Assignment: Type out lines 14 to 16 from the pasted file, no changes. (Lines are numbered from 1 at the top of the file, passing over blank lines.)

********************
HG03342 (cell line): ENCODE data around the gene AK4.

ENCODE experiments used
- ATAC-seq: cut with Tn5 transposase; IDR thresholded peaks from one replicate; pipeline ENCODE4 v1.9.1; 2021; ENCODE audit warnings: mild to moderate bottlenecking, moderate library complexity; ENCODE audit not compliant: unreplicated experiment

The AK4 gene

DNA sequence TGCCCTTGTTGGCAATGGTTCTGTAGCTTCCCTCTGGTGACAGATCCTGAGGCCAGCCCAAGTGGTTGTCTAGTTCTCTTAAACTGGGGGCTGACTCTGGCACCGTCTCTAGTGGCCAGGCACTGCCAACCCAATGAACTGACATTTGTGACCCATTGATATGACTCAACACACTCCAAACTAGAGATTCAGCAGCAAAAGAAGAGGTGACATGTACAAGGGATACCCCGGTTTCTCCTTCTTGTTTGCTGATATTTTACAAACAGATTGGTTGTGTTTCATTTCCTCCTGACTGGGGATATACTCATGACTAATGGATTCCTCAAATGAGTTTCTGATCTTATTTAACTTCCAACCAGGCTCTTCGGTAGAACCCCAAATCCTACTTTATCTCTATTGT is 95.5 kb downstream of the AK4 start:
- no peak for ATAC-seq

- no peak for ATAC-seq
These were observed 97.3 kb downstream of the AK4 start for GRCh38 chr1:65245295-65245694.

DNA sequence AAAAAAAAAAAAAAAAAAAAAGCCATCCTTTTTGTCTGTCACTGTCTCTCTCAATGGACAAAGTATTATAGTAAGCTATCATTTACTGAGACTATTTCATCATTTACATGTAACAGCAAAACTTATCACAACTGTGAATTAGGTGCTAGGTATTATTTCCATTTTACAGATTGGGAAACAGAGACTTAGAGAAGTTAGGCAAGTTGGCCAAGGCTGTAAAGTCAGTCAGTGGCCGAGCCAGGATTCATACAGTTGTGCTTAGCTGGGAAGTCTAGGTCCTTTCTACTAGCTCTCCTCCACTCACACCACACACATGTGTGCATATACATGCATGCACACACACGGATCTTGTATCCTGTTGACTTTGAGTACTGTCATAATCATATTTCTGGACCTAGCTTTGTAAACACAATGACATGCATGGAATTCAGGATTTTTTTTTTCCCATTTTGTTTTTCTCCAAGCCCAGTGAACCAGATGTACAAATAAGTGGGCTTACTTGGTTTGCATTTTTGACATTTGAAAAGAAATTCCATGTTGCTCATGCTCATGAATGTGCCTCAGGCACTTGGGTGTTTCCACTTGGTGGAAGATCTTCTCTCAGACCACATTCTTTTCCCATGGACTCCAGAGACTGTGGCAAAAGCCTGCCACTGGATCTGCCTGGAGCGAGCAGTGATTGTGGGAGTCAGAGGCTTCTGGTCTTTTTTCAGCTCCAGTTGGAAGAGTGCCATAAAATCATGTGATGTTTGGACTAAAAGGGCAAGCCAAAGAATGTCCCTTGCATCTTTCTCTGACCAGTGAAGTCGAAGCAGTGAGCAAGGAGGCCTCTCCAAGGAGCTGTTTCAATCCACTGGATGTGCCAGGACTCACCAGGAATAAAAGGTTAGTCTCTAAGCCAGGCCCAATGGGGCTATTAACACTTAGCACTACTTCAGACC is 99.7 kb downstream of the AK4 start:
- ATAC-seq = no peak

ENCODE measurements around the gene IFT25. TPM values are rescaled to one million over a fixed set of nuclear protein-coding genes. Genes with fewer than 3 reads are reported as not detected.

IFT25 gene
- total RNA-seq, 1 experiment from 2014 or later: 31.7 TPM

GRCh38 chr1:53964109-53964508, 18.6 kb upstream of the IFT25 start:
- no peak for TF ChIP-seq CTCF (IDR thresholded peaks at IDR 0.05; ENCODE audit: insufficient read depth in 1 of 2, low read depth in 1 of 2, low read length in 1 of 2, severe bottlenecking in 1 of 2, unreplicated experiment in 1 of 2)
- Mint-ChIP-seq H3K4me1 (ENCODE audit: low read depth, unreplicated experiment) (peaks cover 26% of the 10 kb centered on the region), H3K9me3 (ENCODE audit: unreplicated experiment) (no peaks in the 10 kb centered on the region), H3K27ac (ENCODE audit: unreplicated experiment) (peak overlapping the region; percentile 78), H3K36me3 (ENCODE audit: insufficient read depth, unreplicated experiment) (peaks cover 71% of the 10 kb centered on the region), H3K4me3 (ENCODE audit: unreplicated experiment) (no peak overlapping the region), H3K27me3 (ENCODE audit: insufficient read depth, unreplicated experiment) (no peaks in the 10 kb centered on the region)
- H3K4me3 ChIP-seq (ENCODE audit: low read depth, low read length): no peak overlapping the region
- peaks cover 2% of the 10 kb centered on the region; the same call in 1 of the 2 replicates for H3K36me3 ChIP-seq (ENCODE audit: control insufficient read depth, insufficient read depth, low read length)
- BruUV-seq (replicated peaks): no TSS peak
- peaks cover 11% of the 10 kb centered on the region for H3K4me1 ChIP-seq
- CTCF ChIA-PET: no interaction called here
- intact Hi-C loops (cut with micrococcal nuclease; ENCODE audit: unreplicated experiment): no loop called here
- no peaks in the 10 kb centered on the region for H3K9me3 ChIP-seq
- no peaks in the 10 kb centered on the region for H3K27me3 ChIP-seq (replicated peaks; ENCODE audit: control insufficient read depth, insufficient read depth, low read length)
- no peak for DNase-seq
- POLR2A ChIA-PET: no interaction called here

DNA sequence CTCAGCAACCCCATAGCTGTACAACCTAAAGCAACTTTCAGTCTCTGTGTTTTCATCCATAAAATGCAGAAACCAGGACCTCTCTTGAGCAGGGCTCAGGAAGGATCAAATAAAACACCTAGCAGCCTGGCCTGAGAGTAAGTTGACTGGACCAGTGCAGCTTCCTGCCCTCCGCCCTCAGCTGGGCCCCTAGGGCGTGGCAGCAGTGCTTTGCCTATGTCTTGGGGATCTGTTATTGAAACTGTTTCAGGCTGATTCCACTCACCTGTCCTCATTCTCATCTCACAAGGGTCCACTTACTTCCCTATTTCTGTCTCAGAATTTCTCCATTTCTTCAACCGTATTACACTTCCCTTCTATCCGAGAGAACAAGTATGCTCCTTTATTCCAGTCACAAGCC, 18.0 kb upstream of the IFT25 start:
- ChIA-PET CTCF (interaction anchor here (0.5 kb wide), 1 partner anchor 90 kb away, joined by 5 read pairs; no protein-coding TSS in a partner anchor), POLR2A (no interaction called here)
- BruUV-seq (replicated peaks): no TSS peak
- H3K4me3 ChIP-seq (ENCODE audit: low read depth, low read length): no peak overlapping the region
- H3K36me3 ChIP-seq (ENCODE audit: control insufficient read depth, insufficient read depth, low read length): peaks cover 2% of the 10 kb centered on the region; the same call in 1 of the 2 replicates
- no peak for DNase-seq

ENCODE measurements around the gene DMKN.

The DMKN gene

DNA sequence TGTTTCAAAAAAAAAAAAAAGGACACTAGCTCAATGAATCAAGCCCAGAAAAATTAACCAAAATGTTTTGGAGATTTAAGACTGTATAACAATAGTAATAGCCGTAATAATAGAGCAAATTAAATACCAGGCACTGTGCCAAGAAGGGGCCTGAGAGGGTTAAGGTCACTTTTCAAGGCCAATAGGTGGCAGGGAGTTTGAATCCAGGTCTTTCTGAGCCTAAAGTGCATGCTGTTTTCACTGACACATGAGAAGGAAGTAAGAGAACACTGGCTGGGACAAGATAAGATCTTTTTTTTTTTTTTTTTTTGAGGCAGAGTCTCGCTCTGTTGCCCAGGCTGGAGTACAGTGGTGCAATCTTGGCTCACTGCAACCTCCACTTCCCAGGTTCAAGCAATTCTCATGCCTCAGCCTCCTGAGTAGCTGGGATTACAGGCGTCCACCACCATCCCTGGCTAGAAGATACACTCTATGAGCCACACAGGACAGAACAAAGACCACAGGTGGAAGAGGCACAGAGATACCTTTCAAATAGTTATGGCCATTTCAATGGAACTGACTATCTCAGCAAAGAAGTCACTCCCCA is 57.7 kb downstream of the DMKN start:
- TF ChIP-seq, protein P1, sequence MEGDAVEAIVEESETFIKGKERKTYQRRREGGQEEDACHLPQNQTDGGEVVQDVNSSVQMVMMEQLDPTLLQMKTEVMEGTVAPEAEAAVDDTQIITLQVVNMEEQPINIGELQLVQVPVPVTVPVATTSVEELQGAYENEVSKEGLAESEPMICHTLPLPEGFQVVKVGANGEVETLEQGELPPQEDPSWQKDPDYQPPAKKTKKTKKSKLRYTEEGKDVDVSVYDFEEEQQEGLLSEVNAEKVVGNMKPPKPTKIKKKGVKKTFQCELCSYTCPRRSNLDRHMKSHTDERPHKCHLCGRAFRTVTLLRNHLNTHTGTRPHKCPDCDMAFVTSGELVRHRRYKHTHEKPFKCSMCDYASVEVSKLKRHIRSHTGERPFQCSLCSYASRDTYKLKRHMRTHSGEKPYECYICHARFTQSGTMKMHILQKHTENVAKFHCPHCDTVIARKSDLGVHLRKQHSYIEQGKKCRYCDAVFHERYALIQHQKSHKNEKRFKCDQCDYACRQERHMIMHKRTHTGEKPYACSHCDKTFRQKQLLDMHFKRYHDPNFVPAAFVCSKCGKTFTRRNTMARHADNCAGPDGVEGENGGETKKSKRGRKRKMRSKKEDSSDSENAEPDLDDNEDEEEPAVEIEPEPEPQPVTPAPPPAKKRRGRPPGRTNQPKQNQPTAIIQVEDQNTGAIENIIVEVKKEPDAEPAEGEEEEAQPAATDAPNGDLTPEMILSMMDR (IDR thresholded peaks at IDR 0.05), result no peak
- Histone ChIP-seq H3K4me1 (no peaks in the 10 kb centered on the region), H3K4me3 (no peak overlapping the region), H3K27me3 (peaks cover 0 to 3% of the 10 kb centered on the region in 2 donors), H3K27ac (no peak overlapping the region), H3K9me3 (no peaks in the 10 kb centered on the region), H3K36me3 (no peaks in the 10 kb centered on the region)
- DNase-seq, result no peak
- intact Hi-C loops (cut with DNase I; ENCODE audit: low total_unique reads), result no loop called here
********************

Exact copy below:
GRCh38 chr1:53964109-53964508, 18.6 kb upstream of the IFT25 start:
- no peak for TF ChIP-seq CTCF (IDR thresholded peaks at IDR 0.05; ENCODE audit: insufficient read depth in 1 of 2, low read depth in 1 of 2, low read length in 1 of 2, severe bottlenecking in 1 of 2, unreplicated experiment in 1 of 2)
- Mint-ChIP-seq H3K4me1 (ENCODE audit: low read depth, unreplicated experiment) (peaks cover 26% of the 10 kb centered on the region), H3K9me3 (ENCODE audit: unreplicated experiment) (no peaks in the 10 kb centered on the region), H3K27ac (ENCODE audit: unreplicated experiment) (peak overlapping the region; percentile 78), H3K36me3 (ENCODE audit: insufficient read depth, unreplicated experiment) (peaks cover 71% of the 10 kb centered on the region), H3K4me3 (ENCODE audit: unreplicated experiment) (no peak overlapping the region), H3K27me3 (ENCODE audit: insufficient read depth, unreplicated experiment) (no peaks in the 10 kb centered on the region)